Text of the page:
Last week’s draft agreement between the UK and EU has expanded mandatory Northern Ireland-Republic co-operation, Jim Allister has said.
The TUV leader said that the deal is “set to radically undermine the integrity of the UK and if allowed to reach fruition will see Northern Ireland more aligned with the Republic than the UK”.
Mr Allister said: “Closer reading of Monday’s draft agreement between the UK and the EU reveals that, in addition to its obvious betrayal of pledges hitherto made by Her Majesty’s Government, notably on fishing, and its direction of travel towards accepting what Mrs May said no prime minister could ever accept, in terms of abandoning Northern Ireland to the laws and control of the EU, the document has taken huge liberties in terms of expanding mandatory north-south co-operation.”
The News Letter put Mr Allister’s analysis to the DUP, which did not contradict his conclusions. But Christopher Stalford MLA said: “The draft legal text proposed by the European Union and its outworkings have not been agreed.”
Meanwhile, the UK government is under fresh pressure over the Irish border with Labour saying it will try to enshrine in law London’s December pledge to avoid a hard border. The move could lead to defeat for the government or a binding cross-border regulatory convergence.
Referring to last week’s draft agreement, Mr Allister said: “While riddled with exaggerated reference to the Belfast Agreement (which, in fact, had virtually nothing to say about the EU) and professed deference to its terms, this agreement takes audacious steps to expand the ambit of North/South cooperation and with it the influence of EU law.
“I refer in particular to Art 8 of the ‘Protocol on Ireland/Northern Ireland’ (page 112). Here we find a paragraph – fittingly in green – which apparently has already been agreed by the DUP supported-UK government.
“It decrees areas which ‘in full respect of Union law’ will be subject to North-South cooperation.”
Mr Allister added: “These greatly and without mandate expand the 12 subject areas for cooperation specified in the Belfast Agreement. The additions are: energy, telecommunications, broadcasting, justice & security, higher education and sport.
“By the stealth of these negotiations, behind the backs of the people of Northern Ireland, the areas of cooperation required by the Belfast Agreement have been expanded under the aegis of the EU, with a new EU institution, a ‘Specialised Committee’ gifted oversight powers.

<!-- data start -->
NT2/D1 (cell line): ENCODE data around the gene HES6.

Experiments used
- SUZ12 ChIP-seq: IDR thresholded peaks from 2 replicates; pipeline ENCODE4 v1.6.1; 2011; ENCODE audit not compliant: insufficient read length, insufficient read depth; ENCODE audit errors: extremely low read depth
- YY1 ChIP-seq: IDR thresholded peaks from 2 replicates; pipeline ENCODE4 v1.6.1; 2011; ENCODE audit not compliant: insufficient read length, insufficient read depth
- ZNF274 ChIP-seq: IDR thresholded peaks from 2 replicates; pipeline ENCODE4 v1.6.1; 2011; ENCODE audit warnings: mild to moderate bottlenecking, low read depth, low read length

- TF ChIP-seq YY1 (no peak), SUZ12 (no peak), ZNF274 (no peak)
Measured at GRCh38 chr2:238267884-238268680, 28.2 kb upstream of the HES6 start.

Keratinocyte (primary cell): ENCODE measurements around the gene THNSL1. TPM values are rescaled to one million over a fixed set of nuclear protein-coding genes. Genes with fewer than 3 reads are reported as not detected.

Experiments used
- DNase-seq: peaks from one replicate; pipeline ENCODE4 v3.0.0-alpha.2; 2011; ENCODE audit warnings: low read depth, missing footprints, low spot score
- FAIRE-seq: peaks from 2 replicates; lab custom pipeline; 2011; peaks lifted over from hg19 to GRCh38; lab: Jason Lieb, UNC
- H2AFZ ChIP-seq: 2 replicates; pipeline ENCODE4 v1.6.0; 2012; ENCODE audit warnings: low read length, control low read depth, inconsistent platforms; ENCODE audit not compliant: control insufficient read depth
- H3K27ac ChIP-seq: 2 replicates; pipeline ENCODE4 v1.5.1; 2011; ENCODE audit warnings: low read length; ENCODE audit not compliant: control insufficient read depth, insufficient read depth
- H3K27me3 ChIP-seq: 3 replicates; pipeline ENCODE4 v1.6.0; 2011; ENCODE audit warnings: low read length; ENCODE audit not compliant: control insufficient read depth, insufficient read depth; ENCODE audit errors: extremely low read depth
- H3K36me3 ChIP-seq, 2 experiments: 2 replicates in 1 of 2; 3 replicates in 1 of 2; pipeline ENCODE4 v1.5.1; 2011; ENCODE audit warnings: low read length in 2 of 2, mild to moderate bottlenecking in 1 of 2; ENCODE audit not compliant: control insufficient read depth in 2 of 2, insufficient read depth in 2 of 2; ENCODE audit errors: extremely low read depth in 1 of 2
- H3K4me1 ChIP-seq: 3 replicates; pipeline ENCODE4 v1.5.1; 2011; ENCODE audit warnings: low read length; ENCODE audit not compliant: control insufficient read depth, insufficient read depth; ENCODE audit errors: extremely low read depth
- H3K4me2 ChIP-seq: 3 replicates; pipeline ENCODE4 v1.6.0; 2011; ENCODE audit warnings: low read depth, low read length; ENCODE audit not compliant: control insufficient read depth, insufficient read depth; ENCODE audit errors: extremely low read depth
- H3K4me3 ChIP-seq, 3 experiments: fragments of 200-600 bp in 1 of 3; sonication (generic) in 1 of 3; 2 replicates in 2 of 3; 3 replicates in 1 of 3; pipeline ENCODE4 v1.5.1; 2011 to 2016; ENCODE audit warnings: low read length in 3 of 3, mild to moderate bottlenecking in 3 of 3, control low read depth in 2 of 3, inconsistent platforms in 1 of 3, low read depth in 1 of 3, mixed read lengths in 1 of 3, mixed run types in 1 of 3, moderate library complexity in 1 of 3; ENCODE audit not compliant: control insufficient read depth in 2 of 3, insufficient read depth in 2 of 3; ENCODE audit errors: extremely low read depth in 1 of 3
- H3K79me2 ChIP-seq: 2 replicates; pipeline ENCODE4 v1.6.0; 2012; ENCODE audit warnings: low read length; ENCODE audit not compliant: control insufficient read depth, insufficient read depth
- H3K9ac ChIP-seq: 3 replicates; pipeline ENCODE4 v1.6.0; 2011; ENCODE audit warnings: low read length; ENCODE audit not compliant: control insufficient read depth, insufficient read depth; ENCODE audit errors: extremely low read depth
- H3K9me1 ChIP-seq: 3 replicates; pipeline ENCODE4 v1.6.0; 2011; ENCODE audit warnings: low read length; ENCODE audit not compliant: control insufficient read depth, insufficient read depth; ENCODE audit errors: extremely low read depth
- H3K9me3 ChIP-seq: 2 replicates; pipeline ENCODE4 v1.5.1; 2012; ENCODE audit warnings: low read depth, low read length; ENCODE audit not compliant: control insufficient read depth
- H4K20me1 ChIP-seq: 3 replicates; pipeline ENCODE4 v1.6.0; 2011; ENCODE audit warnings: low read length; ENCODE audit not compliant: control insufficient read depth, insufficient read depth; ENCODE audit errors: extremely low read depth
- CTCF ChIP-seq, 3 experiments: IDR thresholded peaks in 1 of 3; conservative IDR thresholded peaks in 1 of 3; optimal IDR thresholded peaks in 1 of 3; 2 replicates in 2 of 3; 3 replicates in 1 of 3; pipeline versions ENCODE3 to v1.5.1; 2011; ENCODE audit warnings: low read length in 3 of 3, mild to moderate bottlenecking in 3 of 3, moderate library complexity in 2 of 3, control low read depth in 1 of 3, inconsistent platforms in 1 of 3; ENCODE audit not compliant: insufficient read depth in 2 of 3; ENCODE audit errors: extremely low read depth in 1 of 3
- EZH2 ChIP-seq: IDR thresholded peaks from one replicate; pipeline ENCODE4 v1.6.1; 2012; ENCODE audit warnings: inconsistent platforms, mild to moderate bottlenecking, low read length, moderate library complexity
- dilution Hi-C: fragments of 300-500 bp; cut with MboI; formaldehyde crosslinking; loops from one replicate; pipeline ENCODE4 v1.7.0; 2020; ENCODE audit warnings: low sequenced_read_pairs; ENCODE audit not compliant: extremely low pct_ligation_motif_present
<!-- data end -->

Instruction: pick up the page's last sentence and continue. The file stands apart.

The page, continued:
“Last Monday’s agreement is set to radically undermine the integrity of the UK and if allowed to reach fruition will see Northern Ireland more aligned with the Republic than the UK. That, of course, is the goal of the EU, but it should not be aided by HMG.”
When the News Letter asked the DUP for a response to Mr Allister’s analysis, the party replied with a statement from its South Belfast MLA Christopher Stalford. He said: “There are a range of areas where Northern Ireland practically co-operates with the Republic of Ireland. This is mutually beneficial to Northern Ireland yet it sits outside the formal political structures of the 1998 agreement.
“It was the DUP that ended the unaccountable nature of the political North-South structures.”
Mr Stalford added: “The draft legal text proposed by the European Union and its outworkings have not been agreed.
“The government has again made clear that the EU draft is not acceptable.
“Last week in Parliament the NIO Minister Shailesh Varma reiterated ‘The prime minister has made her views absolutely clear on that [the draft text]. The economic and constitutional integrity of our country will not be harmed’.
“Mr Allister is mistaken in his uninformed view that any section of any part of EU text is unalterably agreed.
“Mr Allister’s stock and trade is to attack and undermine the work of fellow unionists in the DUP. We reject his approach and will continue to work in Parliament to make sure Northern Ireland is not subject to any internal UK trade barriers.
“We want to see sound practical cooperation with our nearest neighbours for the benefit of everyone.
“There is already work in the health system in the area of cancer treatment and the new cancer centre in Londonderry, the co-operation between law enforcement agencies to track and tackle criminality, as well as joint working on infrastructure projects that benefit all those who use them.”